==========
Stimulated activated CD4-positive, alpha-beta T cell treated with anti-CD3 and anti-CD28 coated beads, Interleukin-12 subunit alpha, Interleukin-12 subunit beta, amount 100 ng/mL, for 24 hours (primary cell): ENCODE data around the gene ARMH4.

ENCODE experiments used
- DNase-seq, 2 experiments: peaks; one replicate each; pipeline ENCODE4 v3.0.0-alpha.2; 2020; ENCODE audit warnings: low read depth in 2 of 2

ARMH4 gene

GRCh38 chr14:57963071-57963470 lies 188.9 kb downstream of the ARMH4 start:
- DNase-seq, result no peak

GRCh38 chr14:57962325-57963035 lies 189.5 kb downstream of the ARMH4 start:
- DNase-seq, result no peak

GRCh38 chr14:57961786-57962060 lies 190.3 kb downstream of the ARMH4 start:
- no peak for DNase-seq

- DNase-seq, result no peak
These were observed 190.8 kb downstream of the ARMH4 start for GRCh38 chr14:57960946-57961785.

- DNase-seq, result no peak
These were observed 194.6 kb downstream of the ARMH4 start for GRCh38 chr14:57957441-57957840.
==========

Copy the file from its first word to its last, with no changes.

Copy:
Stimulated activated CD4-positive, alpha-beta T cell treated with anti-CD3 and anti-CD28 coated beads, Interleukin-12 subunit alpha, Interleukin-12 subunit beta, amount 100 ng/mL, for 24 hours (primary cell): ENCODE data around the gene ARMH4.

ENCODE experiments used
- DNase-seq, 2 experiments: peaks; one replicate each; pipeline ENCODE4 v3.0.0-alpha.2; 2020; ENCODE audit warnings: low read depth in 2 of 2

ARMH4 gene

GRCh38 chr14:57963071-57963470 lies 188.9 kb downstream of the ARMH4 start:
- DNase-seq, result no peak

GRCh38 chr14:57962325-57963035 lies 189.5 kb downstream of the ARMH4 start:
- DNase-seq, result no peak

GRCh38 chr14:57961786-57962060 lies 190.3 kb downstream of the ARMH4 start:
- no peak for DNase-seq

- DNase-seq, result no peak
These were observed 190.8 kb downstream of the ARMH4 start for GRCh38 chr14:57960946-57961785.

- DNase-seq, result no peak
These were observed 194.6 kb downstream of the ARMH4 start for GRCh38 chr14:57957441-57957840.